Murray hoping to bounce back like the best
Murray's troublesome right hip has kept him out since Wimbledon and forced him to pull out of the first grand slam of 2018, the Australian Open.
He will now look to return in time for the grass-court season, which is his favourite surface with two of his three major titles having come on the Wimbledon lawns.
It remains to be seen whether the surgery and long lay-off will allow Murray to return to his best, but here we look at how some other heavyweights of the ATP Tour have fared after returning from periods away from the sport.
In 1997, a reoccurrence of a wrist injury led to Agassi, who later admitted to using crystal methamphetamine, playing just 24 matches on tour. He slipped down to 141 in the rankings but then underwent a conditioning program in 1998 and enjoyed a resurgence. Agassi went on win the French Open and US Open and reach the Wimbledon final in 1999 as he returned to world number one before prevailing in the Australian Open in three of the next four years, his last grand slam triumph in Melbourne in 2003 sandwiched by US Open final losses in 2002 and 2005.
Juan Martin del Potro
The Argentinian is perhaps tennis' biggest case of what might have been. For the second time in his career, he suffered a wrist injury in 2014 on which he underwent surgery that year and in 2015. He finally returned in February 2016 and has since won an Olympic silver medal, beating Novak Djokovic and losing an epic final against Murray, who he defeated in helping Argentina to Davis Cup glory, but Del Porto has never quite rediscovered the form that saw him win the US Open in 2009.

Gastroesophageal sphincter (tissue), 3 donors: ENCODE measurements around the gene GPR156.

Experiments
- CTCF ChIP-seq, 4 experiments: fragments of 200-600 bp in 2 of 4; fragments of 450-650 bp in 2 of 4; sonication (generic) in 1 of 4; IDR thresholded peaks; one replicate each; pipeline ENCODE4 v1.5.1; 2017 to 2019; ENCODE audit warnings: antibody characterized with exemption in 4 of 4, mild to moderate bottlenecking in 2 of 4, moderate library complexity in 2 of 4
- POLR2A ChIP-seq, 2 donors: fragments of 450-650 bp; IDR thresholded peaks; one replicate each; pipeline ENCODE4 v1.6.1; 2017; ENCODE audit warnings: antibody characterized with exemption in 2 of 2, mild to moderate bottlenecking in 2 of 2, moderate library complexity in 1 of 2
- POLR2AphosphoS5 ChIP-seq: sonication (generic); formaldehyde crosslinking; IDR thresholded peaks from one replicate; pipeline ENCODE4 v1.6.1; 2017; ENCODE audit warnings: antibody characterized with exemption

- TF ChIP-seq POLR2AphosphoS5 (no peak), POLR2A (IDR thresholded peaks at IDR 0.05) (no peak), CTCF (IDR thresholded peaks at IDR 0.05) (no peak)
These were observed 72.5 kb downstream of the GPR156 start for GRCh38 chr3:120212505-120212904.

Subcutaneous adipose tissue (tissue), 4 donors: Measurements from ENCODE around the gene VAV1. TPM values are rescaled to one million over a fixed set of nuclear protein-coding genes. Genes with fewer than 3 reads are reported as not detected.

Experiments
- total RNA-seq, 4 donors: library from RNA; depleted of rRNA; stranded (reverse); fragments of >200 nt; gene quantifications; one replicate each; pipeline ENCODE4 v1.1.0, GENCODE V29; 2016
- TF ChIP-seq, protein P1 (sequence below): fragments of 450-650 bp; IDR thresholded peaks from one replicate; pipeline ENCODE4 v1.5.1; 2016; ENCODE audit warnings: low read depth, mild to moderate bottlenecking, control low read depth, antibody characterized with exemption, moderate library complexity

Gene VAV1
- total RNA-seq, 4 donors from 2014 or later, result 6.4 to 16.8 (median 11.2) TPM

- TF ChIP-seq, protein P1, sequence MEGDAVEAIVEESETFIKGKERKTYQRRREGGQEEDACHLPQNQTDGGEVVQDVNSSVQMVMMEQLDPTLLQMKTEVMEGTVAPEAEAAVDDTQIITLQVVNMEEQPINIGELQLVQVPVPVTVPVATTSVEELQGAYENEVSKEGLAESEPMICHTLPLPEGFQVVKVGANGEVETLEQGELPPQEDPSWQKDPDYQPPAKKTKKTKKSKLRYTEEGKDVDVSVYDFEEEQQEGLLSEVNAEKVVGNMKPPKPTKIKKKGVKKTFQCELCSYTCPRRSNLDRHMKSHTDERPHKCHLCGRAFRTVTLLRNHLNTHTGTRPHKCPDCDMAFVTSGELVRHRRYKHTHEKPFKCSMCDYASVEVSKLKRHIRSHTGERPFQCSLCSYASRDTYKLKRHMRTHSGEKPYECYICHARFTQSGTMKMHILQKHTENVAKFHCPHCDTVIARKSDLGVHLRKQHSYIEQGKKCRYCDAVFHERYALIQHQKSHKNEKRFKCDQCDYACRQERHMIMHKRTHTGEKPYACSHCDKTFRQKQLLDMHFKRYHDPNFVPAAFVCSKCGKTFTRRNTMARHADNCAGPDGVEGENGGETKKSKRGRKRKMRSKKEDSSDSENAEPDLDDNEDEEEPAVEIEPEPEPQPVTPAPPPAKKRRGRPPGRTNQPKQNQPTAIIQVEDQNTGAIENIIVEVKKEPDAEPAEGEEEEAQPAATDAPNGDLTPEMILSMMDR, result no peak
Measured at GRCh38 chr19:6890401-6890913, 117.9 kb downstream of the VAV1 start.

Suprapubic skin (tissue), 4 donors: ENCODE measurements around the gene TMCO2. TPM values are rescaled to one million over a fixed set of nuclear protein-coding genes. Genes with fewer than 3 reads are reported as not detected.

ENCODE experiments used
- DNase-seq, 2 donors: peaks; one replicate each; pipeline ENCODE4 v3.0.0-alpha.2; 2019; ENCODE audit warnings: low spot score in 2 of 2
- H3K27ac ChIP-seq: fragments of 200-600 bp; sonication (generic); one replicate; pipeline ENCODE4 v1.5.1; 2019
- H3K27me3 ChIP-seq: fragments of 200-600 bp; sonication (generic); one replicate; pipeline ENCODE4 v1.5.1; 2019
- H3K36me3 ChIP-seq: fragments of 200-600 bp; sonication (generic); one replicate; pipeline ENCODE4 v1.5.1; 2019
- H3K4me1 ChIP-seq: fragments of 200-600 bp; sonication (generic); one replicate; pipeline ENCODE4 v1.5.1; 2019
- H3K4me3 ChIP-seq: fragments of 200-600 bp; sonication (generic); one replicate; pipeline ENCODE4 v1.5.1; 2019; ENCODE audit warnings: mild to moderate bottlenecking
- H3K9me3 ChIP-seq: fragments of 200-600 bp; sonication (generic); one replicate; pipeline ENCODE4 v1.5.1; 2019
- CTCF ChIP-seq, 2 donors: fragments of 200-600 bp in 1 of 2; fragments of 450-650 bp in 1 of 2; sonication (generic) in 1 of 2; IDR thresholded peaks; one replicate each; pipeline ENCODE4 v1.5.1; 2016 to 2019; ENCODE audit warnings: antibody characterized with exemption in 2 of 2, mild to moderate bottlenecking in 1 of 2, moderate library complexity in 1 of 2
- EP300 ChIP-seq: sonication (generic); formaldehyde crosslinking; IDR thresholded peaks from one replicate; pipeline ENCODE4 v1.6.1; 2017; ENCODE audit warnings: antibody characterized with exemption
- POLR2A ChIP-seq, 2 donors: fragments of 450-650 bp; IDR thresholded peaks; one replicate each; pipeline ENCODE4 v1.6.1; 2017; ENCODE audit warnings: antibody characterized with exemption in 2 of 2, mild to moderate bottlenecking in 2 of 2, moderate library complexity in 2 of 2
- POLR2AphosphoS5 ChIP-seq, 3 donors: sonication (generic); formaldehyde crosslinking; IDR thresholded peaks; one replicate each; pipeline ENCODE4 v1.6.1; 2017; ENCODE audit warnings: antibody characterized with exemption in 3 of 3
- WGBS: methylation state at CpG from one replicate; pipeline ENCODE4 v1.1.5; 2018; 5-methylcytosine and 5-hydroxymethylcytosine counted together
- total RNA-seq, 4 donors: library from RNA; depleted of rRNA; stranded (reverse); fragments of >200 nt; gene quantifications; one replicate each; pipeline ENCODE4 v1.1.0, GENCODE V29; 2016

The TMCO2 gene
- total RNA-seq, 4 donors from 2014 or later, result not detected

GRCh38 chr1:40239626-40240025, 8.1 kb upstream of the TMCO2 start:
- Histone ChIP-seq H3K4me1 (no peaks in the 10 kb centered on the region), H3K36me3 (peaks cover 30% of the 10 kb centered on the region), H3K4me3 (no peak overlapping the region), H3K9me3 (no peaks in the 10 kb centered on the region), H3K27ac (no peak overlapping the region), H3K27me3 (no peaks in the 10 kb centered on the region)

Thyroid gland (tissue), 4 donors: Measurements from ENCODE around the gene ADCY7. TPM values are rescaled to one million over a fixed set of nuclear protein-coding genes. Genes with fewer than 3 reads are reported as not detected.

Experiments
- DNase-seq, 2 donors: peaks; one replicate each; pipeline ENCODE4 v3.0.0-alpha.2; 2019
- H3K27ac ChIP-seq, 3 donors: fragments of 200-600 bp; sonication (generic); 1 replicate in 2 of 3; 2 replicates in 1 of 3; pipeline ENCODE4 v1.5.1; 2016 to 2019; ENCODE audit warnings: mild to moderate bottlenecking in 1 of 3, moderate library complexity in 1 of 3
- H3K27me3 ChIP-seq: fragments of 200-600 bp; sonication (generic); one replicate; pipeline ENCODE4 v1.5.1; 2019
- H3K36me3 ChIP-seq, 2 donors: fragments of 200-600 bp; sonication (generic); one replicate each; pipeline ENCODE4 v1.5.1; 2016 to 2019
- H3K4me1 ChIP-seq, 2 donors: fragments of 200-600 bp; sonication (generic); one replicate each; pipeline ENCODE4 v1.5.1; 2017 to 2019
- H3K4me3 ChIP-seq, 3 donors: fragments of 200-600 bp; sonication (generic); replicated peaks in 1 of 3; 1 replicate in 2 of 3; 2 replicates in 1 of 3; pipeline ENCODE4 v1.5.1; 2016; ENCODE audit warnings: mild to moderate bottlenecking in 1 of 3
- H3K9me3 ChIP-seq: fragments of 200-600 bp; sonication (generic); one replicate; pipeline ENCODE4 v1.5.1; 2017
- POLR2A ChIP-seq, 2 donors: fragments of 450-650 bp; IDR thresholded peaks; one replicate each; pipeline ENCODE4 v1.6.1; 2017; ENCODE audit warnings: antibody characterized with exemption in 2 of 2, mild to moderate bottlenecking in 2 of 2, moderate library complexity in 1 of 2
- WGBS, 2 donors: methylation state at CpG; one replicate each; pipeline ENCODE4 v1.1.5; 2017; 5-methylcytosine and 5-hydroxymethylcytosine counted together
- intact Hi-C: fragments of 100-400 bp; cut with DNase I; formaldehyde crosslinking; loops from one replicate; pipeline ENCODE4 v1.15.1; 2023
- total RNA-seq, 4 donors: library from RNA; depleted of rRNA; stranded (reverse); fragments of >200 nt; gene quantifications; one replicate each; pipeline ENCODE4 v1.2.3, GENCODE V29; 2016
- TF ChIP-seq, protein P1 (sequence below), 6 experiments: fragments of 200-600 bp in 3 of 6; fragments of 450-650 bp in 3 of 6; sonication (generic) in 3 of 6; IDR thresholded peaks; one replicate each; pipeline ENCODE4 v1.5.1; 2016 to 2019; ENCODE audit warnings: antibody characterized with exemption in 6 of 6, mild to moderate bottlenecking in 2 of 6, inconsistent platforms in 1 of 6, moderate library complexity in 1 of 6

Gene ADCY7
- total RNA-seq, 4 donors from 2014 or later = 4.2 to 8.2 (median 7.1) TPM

After defeat to Viktor Troicki in the Shanghai Masters in 2016, Nadal skipped the end of the season to give himself an extended break and let a wrist injury that forced him to miss Wimbledon heal. The lighter schedule aided him significantly in 2017 as he reached the final in Melbourne and won his 10th French Open as well as the US Open, returning to world number one. There are again concerns over his fitness, though, as he heads to this year's Australian Open without having played a warm-up event.
His 2016 season derailed by knee surgery, many will have wondered if Federer's time as a contender was finished when he ended his year early after a Wimbledon semi-final defeat to Milos Raonic. Though he missed the Olympics and the US Open, Federer seems to have found the fountain of youth during that break, winning in Melbourne and at Wimbledon. He is the heavy favourite to defend his Australian Open crown and a walking advert for playing a lighter schedule.
Is this the end for Murray? He seems to think not, insisting he is not "finished". Much of that confidence may come from the success of Federer following his break and, given the dearth of contenders in the men's game, it is fair to assume a fully fit Murray playing at the levels he has reached in previous years could certainly challenge for majors in his thirties.